The only known specimen of the 247 million year old Xilousuchus sapingensis has been reclassified as an archosaur. The specimen – a skull and 10 vertebrae – was found in the Heshanggou Formation in northern China.

The fossil was originally classified as an archosauriform, a "cousin" of archosaurs, rather than a true archosaur, but that was before the discovery of more complete early archosaur specimens from other parts of the Triassic period. The researchers examined bones from the specimen in detail, comparing them to those from the closest relatives of archosaurs, and discovered that X. sapingensis differed from virtually every archosauriform.

Art by S. Nesbitt
Among their findings was that bones at the tip of the jaw that bear the teeth likely were not downturned as much as originally thought when the specimen was first described in the 1980s. They also found that neural spines of the neck formed the forward part of a sail similar to that found on another ancient archosaur called Arizonasaurus, a very close relative of Xilousuchus found in Arizona.

The new research places X. sapingensis firmly within the archosaur family tree, providing evidence that the early members of the crocodile and bird family trees evolved earlier than previously thought. link
This article is from a special issue of Earth and Environmental Science Transactions of the Royal Society of Edinburgh on Late Triassic Terrestrial Biotas and the Rise of Dinosaurs.

Died This Day: Stephen Jay Gould

Sept. 10, 1941 - May 20. 2002
Here’s a nice piece on Gould by Henry Lowood from the Stanford Presidential Lectures in the Humanities and Arts.

Thursday, May 19, 2011

Conodont Feeding Model

Synchrotron-aided reconstruction of the conodont feeding apparatus and implications for the mouth of the first vertebrates. 2011. N. Goudemand, et al. PNAS early edition.

A fang-like tooth on double upper lips, spiny teeth on the tongue and a pulley-like mechanism to move the tongue backwards and forwards – this bizarre bite belongs to a conodont and, thanks to a fresh fossil find, has now been analyzed and reconstructed to show how the first vertebrates fed.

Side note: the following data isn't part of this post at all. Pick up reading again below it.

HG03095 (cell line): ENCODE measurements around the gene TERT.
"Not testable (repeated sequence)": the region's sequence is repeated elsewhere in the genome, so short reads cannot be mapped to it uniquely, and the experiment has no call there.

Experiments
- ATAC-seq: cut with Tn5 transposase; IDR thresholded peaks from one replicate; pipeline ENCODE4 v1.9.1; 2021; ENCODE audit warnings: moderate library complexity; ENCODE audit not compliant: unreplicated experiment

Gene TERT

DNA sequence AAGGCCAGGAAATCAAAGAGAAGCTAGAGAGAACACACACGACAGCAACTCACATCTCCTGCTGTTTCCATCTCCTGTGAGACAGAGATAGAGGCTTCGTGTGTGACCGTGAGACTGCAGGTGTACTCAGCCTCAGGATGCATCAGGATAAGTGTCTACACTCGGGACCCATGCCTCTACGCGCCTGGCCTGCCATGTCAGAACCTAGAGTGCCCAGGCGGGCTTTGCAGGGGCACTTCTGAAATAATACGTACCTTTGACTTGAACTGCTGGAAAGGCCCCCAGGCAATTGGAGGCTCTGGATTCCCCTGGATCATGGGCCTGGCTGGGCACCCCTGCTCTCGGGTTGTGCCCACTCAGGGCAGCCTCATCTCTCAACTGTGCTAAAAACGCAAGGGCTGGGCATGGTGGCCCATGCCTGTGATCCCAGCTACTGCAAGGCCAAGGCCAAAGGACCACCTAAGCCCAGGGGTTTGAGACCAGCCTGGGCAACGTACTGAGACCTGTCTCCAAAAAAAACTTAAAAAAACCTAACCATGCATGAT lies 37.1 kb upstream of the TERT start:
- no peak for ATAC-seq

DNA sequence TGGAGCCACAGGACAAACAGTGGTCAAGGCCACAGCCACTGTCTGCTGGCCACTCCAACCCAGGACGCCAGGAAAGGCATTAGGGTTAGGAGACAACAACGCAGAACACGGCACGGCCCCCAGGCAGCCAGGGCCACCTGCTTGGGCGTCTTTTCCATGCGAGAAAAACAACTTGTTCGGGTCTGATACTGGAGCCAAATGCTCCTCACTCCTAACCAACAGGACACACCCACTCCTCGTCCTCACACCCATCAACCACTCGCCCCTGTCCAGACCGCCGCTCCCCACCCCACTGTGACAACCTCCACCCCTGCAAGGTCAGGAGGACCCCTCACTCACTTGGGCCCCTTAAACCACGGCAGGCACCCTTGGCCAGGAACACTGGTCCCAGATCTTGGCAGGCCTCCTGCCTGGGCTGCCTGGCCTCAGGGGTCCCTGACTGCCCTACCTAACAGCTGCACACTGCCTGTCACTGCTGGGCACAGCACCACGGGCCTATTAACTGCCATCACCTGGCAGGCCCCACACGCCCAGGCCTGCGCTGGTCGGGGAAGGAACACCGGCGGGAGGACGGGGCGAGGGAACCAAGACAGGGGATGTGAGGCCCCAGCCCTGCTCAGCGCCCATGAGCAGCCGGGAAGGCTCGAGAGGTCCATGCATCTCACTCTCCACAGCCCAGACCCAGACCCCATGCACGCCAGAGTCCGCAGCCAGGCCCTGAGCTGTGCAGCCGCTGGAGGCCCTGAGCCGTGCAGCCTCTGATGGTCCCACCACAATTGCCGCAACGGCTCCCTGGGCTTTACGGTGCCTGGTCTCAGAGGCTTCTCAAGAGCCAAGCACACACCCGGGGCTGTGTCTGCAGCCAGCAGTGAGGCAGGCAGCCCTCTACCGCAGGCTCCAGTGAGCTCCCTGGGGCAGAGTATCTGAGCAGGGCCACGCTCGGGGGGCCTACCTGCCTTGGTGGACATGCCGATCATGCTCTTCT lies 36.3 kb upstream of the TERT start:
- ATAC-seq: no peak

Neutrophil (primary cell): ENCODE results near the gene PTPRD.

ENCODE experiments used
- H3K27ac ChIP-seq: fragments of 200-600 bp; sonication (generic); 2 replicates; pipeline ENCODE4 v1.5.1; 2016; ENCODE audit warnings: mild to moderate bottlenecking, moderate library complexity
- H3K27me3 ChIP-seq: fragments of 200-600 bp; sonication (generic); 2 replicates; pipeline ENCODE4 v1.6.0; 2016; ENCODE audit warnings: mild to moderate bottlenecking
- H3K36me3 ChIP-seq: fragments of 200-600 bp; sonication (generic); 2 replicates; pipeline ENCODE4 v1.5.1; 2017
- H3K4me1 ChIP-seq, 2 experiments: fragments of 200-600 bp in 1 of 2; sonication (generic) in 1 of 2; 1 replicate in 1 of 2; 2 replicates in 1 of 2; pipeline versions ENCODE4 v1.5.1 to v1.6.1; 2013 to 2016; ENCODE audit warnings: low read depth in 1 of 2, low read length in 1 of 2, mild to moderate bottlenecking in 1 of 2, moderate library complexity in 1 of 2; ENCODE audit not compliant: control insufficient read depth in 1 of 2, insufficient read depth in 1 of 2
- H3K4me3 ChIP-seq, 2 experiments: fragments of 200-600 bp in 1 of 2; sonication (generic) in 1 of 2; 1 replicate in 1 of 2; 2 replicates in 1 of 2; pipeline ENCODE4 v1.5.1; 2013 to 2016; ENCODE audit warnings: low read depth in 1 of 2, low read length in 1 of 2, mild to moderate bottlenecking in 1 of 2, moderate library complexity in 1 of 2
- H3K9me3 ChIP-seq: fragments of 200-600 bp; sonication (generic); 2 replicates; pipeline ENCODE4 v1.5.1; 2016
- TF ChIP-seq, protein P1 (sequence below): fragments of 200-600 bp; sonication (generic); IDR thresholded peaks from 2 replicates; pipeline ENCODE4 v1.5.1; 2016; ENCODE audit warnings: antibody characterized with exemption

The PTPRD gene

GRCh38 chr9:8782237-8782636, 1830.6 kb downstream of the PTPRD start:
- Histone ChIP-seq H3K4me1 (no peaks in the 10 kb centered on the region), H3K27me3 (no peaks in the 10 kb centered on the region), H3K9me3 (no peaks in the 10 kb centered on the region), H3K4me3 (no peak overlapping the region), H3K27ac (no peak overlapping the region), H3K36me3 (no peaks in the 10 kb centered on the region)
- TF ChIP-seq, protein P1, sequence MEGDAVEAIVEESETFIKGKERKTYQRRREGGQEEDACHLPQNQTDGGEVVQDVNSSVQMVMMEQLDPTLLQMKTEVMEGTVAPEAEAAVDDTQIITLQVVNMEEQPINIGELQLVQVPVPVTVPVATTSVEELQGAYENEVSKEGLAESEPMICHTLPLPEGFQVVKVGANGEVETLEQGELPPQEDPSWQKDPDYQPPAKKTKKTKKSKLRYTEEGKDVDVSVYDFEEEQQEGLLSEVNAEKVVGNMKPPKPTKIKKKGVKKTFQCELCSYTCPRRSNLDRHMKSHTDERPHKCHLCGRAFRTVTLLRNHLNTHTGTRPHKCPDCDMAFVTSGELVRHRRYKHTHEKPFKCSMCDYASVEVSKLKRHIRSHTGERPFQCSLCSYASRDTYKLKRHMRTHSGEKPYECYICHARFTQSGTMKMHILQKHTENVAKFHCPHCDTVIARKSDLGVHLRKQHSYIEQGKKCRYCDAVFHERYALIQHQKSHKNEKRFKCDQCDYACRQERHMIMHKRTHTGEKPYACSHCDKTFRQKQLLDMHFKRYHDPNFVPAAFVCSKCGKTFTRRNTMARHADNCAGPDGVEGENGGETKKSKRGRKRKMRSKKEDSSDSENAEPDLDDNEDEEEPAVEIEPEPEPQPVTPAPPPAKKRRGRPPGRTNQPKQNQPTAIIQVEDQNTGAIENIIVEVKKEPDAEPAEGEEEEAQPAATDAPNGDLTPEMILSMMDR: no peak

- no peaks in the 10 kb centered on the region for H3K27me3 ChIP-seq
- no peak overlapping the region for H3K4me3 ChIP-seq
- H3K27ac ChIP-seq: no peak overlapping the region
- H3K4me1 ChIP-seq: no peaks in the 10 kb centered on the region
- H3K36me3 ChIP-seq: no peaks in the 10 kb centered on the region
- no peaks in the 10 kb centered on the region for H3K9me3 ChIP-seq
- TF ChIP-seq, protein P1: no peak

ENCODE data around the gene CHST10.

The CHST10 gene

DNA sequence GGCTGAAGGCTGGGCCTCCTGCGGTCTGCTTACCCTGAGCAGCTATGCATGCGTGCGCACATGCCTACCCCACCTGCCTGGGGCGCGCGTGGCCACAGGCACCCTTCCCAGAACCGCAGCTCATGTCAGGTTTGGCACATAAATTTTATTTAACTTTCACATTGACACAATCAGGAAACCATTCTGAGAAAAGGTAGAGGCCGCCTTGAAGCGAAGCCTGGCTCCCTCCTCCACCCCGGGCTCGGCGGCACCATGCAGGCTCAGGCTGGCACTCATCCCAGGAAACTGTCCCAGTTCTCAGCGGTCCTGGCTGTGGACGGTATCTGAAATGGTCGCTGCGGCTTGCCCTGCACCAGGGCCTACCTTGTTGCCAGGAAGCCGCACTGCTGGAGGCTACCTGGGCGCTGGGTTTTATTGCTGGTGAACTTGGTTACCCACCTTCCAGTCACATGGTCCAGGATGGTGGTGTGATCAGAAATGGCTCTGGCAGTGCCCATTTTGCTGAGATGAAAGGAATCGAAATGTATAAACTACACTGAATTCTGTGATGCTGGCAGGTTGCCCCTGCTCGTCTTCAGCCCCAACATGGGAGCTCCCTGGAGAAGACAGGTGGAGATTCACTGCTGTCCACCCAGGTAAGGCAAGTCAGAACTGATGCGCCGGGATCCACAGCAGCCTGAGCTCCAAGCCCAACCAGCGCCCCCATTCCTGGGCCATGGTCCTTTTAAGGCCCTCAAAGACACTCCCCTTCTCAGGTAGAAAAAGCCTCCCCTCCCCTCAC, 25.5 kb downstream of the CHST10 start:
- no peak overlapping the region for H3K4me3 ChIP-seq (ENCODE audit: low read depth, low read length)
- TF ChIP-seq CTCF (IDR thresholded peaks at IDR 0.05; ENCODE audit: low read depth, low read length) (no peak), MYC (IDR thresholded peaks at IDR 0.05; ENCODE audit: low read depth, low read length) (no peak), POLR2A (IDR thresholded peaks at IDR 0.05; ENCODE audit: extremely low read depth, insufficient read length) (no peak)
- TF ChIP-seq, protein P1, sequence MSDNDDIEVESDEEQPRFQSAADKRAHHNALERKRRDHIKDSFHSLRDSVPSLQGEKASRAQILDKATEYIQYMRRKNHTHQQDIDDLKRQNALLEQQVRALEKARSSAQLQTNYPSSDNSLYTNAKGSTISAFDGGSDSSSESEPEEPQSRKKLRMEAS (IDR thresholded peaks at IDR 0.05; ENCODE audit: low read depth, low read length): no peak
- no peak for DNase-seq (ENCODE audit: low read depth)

Most conodonts had to have two upper lips, upon each of which there was a long, fang-like structure. The conodonts also had a kind of tongue bearing a complex set of spiny or comb-like ‘teeth’. The ‘tongue’ rested on pulley-like cartilage and could be moved backwards and forwards thanks to two opposing muscles. The conodonts used the ‘tongue’ and lips to grab food before two pairs of relatively robust, sometimes molar-like ‘throat teeth’ ground and cut it up.

The conodonts’ unique feeding mechanism is fairly similar to that of the extant lamprey, which is widely regarded as the extinct conodonts’ nearest relative. Due to the comparative feeding mechanism and other similarities, lampreys and conodonts must have a common ancestor which was one of the first vertebrates. This common ancestor must also have had a tongue mounted on pulley-like cartilage and therefore eaten in the same manner as the conodonts. link

The Origin of Amphisbaenians

Eocene lizard from Germany reveals amphisbaenian origins. 2010. J. Muller, et al. Nature 473: 364–367.

Talking Snake, Tiger Pirates & Kamandi © DC Comics
Genetic studies suggest that snakes are related to monitor lizards and iguanas, while their anatomy points to amphisbaenians ("worm lizards"), a group of burrowing lizards with snake-like bodies. A recent discovery of a tiny, 47 million-year-old fossil of a lizard called Cryptolacerta hassiaca provides the first anatomical evidence that the body shapes of snakes and limbless lizards evolved independently.

The fossil reveals that amphisbaenians are not closely related to snakes, but instead are related to lacertids, a group of limbed lizards from Europe, Africa and Asia.

A analysis using both anatomical and molecular data shows that Cryptolacerta shared a thickened, reinforced skull with worm lizards and that both were most closely related to lacertids, while snakes were related to monitor lizards like the living Komodo dragons. link
It's not closely related to ankylosaurs, either.

Born This Day: William King Gregory

William King Gregory (May, 19 1876 – Dec. 29, 1970) was an American zoologist and paleontologist who studied under Henry Fairfield Osborn and joined the American Museum of Natural History in 1911. As a professor at Columbia University one of his students was Alfred Sherwood Romer. His work charted the evolution from the early fishes through the various branches to birds and mammals, with numerous papers and two important books: Our Face from Fish to Man (1929) and Evolution Emerging (1951).

In the early 1920s he also became interested in recent human evolution and joined the Central Asiatic Expedtions lead by Roy Chapman Andrews whose original goal was to find evidence of human ancestors in the Gobi Desert. With C.C. Mook he wrote the paper, On Protoceratops, a primative ceratopsian dinosaur from the Lower Cretaceous of Mongolia and well as numerous papers on Cretaceous mammals.

Gregory wrote a number of popular articles on evolution and fossils that you find through the Google Books on-line archive of old magazines.

Born This Day Carl Akeley

Read his story over at Atomic Surgery